Colorado officials say if red flag laws were enacted for the Club Q shooter they'd be sealed by the court

During a Monday press conference about a mass shooting at a Colorado Springs LGBTQ+ club, reporters asked officials about the shooter, who has a history of making dangerous threats. The previous charges has prompted law enforcement experts to ask why the police didn't enact the red flag laws in place in Colorado that would have removed the guns from the shooter.

Answering questions from reporters, District Attorney Michael Allen implied that there might be more information about the shooter and enacting red flag laws but they could be sealed by the court

"Colorado has very restrictive sealing laws," he said. "What that means is, if a case is filed in a courtroom in the state of Colorado and is dismissed for any reason, whether that is because the prosecution dismisses it or the court dismisses it, it is automatically sealed. That is a change in the law that occurred back in 2019. So only three years ago, that same statute requires us to give specific answers about cases that may or may not be under a sealed order that I just gave you that requires us to say in response to questions about it, that no such record exists. So, when you ask questions about specific prior incidences, that will be our specific answer. But I wanted to give you a reason why that's the answer that we're giving. I acknowledge that it is very unsatisfying at this point. Hopefully, at some point in the near future, we can share but that's the answer we can give you, and it's going to be the same for everybody up here."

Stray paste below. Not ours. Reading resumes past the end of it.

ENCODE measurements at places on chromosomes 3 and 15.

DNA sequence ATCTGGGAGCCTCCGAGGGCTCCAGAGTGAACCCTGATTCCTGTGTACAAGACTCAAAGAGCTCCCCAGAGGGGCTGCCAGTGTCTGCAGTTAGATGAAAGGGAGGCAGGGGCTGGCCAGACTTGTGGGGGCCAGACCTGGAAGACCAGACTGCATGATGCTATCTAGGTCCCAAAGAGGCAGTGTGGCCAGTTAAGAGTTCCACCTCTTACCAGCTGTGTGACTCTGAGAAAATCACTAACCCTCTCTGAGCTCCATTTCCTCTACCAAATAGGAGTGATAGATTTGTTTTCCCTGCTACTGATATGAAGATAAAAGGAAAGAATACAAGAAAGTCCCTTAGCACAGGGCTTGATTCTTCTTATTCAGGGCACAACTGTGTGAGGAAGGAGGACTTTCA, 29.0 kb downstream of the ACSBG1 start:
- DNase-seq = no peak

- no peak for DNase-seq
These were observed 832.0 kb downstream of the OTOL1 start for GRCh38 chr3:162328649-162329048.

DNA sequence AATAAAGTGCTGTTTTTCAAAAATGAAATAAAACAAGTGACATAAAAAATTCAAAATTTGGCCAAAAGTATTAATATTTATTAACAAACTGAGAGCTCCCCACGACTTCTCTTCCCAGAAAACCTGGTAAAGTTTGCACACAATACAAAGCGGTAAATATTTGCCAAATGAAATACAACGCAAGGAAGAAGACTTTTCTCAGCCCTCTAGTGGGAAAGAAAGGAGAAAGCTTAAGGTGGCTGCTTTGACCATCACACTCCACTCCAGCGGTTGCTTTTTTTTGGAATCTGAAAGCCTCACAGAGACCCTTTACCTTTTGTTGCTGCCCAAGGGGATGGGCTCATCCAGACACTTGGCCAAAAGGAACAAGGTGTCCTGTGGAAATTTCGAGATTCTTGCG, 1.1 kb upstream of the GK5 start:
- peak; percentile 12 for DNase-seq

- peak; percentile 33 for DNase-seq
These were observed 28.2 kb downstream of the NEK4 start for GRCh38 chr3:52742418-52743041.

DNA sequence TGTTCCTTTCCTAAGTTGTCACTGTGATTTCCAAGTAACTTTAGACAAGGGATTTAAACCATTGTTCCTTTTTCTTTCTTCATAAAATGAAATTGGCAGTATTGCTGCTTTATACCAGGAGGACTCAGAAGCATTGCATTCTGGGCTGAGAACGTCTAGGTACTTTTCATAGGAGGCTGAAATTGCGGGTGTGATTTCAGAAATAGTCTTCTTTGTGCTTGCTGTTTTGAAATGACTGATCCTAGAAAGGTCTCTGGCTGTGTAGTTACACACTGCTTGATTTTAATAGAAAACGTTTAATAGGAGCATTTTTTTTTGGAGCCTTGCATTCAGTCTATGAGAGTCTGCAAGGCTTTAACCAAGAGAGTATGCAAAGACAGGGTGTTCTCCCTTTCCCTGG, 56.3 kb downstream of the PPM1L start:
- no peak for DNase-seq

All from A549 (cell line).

He explained that the purpose is the protect anyone that is accused of a crime can still get a fair trial and be considered innocent until proven guilty.

The mayor agreed that if there was evidence to enact the red flag laws they should be used to protect the community.

See the press conference below or at the link here:

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